Saturday, 27 August 2011

How Fake Charities Work


Remember this online survey by Alcohol Concern back in May? You might recall that they were quite excited about it at the time.
That was tweeted in early June but still no sign of them. In fact, the only footprint to show that the survey ever existed is this brief sentence in their latest evidence-free assertion that the drinks industry are targeting children.

In an Alcohol Concern survey of 2,484 young people in 2011, 80% of respondents stated that age affirmation pages are inadequate to prevent under-18s from accessing alcohol websites.67
The reference being ...
67. Alcohol Concern’s Youth Policy survey 2011, forthcoming.
So they haven't published it yet. Rather coy of them, don't you think? Perhaps the responses weren't much to their liking.
Still, there's more than one way to skin a cat, as they say. So, instead of relying on a large number of kids to provide the ammunition they need, why not just cherry-pick a few, eh? This, via a fellow jewel robber's son's inbox.
Earlier this year you completed the ‘Alcohol Ads and You’ survey. You wanted to be involved in future campaigns: here is a great opportunity!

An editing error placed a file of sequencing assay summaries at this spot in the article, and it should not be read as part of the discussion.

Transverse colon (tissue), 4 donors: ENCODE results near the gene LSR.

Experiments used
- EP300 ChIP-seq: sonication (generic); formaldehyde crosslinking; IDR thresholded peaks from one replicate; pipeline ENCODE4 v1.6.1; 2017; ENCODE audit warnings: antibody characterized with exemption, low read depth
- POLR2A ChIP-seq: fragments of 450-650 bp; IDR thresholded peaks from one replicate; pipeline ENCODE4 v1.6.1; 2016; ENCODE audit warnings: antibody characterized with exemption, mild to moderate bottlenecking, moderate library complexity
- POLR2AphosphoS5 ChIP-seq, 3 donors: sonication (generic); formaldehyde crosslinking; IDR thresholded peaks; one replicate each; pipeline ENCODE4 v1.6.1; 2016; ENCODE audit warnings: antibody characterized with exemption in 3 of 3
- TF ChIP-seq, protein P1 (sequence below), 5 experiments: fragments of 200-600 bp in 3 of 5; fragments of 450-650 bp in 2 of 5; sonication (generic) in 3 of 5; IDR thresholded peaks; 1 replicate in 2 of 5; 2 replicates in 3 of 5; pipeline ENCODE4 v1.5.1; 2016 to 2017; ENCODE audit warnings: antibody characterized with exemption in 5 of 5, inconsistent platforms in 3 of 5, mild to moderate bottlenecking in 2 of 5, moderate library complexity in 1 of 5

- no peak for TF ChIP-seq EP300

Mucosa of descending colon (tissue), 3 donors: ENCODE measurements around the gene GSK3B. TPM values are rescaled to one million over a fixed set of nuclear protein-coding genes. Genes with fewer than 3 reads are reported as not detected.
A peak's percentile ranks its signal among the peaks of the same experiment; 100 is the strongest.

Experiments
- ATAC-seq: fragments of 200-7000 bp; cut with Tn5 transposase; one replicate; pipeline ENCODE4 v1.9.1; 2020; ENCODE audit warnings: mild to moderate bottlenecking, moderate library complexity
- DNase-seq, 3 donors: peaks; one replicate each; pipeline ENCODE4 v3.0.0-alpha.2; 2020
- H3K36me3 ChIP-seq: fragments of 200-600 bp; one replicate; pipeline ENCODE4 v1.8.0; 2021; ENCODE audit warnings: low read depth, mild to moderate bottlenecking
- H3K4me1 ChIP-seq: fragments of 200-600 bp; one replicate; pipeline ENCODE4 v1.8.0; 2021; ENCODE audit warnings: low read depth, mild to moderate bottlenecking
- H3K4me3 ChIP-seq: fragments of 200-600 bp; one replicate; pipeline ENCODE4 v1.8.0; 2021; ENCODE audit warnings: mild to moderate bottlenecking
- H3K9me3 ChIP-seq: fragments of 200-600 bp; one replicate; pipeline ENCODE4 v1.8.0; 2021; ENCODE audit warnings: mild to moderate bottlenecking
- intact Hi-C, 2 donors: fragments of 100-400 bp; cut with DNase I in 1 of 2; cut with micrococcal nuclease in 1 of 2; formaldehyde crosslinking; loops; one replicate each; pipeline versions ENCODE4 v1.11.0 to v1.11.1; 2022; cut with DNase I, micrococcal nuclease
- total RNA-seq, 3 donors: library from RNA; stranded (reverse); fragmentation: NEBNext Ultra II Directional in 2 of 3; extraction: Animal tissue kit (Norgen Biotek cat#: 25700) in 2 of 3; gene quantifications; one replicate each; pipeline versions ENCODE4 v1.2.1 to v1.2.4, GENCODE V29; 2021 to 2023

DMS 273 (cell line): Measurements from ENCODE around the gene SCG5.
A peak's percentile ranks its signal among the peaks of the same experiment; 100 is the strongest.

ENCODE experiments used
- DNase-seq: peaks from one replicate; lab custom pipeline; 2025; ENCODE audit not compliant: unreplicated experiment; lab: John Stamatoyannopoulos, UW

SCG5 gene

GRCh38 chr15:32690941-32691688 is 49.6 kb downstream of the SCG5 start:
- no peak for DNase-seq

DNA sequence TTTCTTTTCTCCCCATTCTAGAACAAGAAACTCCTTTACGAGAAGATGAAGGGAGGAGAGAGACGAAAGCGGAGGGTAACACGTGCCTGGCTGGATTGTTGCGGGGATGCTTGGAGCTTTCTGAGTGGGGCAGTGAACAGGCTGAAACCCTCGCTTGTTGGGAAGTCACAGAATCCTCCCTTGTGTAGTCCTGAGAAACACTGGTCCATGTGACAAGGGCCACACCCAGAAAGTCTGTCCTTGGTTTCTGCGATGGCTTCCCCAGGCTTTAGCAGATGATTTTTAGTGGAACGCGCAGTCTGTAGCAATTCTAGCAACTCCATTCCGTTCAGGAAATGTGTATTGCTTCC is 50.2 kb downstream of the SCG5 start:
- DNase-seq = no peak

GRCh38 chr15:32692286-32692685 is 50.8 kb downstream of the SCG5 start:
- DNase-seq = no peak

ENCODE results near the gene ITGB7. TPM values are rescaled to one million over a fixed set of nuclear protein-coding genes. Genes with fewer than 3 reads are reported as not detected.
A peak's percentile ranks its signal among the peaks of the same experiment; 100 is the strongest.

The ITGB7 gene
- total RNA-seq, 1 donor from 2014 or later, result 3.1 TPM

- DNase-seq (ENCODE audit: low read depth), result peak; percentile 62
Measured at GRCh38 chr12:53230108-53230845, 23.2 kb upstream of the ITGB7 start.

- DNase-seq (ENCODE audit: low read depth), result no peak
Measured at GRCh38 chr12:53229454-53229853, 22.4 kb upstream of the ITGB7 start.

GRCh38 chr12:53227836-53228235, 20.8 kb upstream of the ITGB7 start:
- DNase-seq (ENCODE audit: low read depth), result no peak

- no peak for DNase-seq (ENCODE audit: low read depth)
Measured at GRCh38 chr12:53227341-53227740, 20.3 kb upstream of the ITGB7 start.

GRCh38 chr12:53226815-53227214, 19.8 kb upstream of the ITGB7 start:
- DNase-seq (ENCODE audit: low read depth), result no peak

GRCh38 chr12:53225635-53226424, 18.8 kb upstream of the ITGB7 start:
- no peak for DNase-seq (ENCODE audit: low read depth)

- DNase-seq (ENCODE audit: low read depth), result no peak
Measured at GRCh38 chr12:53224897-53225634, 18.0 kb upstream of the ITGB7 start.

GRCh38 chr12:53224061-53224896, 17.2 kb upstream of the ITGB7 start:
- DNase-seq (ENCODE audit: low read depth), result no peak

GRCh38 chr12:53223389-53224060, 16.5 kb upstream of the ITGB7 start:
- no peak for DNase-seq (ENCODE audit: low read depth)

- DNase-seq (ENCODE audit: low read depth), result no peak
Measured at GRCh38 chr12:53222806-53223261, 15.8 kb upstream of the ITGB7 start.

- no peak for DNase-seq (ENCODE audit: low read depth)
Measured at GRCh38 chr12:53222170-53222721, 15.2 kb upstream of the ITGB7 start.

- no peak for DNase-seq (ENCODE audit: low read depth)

The Youth Policy project is recruiting 6 young people to form part of the Youth Advertising Standards Authority.
Aim: To decide whether you feel alcohol advertising sticks to the rules. If it doesn’t, together we can create awareness and maybe even get the rules changed!
What: The group will meet every 3 months to judge new adverts against the existing rules. What you decide will be written up and published after each meeting. This has never been done before and we think it’s something that will generate lots of interest!
Who: Anybody under 18 years old
First meeting: Friday 26th August, 11:30-2:30pm, 64 Leman St, London E1 8EU
If you would like to be involved, or simply want more information email me with your contact details ASAP.
Travel costs covered and lunch will be provided
Aww, ain't that nice?
I wonder if there is anything in the progressive dictionary to rationalise such righteous consequentialism?

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